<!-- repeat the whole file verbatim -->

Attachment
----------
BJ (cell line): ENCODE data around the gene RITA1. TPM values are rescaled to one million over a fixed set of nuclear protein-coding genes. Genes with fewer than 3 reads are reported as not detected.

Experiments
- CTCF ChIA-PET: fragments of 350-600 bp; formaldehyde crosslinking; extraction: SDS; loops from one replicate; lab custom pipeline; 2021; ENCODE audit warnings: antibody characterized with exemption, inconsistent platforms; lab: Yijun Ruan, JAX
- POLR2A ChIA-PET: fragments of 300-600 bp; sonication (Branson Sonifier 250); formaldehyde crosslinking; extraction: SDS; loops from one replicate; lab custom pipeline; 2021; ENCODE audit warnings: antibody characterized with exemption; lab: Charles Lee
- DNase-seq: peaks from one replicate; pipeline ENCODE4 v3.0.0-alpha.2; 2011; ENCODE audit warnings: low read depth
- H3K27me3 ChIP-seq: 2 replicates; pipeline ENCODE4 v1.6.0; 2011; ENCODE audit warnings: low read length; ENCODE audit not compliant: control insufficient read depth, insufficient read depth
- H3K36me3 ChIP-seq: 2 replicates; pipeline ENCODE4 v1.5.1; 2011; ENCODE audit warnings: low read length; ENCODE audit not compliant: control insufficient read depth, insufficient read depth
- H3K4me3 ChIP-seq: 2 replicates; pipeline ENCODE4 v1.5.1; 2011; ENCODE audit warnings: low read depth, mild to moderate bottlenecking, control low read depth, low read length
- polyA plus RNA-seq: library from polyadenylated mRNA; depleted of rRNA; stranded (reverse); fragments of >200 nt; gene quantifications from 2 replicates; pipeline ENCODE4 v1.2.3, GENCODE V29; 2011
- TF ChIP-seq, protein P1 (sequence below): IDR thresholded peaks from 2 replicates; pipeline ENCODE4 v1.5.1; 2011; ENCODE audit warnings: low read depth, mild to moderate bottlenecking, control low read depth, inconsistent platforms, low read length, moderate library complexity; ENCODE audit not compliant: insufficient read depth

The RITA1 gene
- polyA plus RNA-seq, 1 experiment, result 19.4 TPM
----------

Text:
BJ (cell line): ENCODE data around the gene RITA1. TPM values are rescaled to one million over a fixed set of nuclear protein-coding genes. Genes with fewer than 3 reads are reported as not detected.

Experiments
- CTCF ChIA-PET: fragments of 350-600 bp; formaldehyde crosslinking; extraction: SDS; loops from one replicate; lab custom pipeline; 2021; ENCODE audit warnings: antibody characterized with exemption, inconsistent platforms; lab: Yijun Ruan, JAX
- POLR2A ChIA-PET: fragments of 300-600 bp; sonication (Branson Sonifier 250); formaldehyde crosslinking; extraction: SDS; loops from one replicate; lab custom pipeline; 2021; ENCODE audit warnings: antibody characterized with exemption; lab: Charles Lee
- DNase-seq: peaks from one replicate; pipeline ENCODE4 v3.0.0-alpha.2; 2011; ENCODE audit warnings: low read depth
- H3K27me3 ChIP-seq: 2 replicates; pipeline ENCODE4 v1.6.0; 2011; ENCODE audit warnings: low read length; ENCODE audit not compliant: control insufficient read depth, insufficient read depth
- H3K36me3 ChIP-seq: 2 replicates; pipeline ENCODE4 v1.5.1; 2011; ENCODE audit warnings: low read length; ENCODE audit not compliant: control insufficient read depth, insufficient read depth
- H3K4me3 ChIP-seq: 2 replicates; pipeline ENCODE4 v1.5.1; 2011; ENCODE audit warnings: low read depth, mild to moderate bottlenecking, control low read depth, low read length
- polyA plus RNA-seq: library from polyadenylated mRNA; depleted of rRNA; stranded (reverse); fragments of >200 nt; gene quantifications from 2 replicates; pipeline ENCODE4 v1.2.3, GENCODE V29; 2011
- TF ChIP-seq, protein P1 (sequence below): IDR thresholded peaks from 2 replicates; pipeline ENCODE4 v1.5.1; 2011; ENCODE audit warnings: low read depth, mild to moderate bottlenecking, control low read depth, inconsistent platforms, low read length, moderate library complexity; ENCODE audit not compliant: insufficient read depth

The RITA1 gene
- polyA plus RNA-seq, 1 experiment, result 19.4 TPM